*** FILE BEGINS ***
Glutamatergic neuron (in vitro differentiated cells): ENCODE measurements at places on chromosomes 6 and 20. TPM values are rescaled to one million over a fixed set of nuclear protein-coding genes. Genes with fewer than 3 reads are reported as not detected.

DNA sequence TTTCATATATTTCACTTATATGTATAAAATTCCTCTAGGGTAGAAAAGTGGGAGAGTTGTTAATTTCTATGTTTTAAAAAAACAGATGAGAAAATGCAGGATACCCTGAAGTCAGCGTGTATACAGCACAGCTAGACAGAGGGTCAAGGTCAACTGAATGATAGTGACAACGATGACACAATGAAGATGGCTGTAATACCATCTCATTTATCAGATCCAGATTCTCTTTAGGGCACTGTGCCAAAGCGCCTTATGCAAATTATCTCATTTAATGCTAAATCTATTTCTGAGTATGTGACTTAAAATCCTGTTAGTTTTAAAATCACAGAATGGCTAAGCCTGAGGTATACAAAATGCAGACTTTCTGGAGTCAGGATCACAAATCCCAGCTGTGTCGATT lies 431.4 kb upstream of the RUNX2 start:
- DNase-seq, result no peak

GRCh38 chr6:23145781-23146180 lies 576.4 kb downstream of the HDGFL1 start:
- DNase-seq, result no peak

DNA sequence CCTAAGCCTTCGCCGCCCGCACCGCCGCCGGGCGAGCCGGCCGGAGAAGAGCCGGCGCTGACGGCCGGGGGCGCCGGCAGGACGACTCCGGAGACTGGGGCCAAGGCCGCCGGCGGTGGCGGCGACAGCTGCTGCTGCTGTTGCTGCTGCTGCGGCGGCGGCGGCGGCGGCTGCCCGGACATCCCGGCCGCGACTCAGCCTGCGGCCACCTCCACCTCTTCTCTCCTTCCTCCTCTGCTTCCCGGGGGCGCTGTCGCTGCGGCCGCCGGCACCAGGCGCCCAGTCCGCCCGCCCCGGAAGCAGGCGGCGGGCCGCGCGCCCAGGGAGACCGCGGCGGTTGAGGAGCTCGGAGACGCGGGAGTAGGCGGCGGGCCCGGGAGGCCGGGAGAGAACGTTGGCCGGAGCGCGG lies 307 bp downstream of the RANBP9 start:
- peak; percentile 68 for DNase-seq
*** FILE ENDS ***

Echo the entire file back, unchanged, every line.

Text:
Glutamatergic neuron (in vitro differentiated cells): ENCODE measurements at places on chromosomes 6 and 20. TPM values are rescaled to one million over a fixed set of nuclear protein-coding genes. Genes with fewer than 3 reads are reported as not detected.

DNA sequence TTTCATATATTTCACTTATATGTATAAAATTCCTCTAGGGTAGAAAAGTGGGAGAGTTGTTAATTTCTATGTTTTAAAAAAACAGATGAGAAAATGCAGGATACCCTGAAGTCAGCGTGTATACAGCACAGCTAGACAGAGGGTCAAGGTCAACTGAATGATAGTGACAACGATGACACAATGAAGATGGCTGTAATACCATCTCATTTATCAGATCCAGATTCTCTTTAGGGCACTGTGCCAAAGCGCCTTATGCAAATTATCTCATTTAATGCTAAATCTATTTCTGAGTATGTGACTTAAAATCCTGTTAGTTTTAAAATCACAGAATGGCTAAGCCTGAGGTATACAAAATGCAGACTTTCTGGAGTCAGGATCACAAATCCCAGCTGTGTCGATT lies 431.4 kb upstream of the RUNX2 start:
- DNase-seq, result no peak

GRCh38 chr6:23145781-23146180 lies 576.4 kb downstream of the HDGFL1 start:
- DNase-seq, result no peak

DNA sequence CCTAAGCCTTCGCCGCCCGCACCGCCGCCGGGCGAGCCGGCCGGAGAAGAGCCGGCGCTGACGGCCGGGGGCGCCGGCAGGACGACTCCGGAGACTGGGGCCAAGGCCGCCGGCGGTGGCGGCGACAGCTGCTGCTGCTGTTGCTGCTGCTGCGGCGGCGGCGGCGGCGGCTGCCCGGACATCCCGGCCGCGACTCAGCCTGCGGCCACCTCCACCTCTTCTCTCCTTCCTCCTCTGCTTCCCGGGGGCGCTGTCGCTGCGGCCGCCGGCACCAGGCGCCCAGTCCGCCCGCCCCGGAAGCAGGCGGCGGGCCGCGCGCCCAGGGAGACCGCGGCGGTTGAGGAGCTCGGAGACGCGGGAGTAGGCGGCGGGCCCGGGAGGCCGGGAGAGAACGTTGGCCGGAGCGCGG lies 307 bp downstream of the RANBP9 start:
- peak; percentile 68 for DNase-seq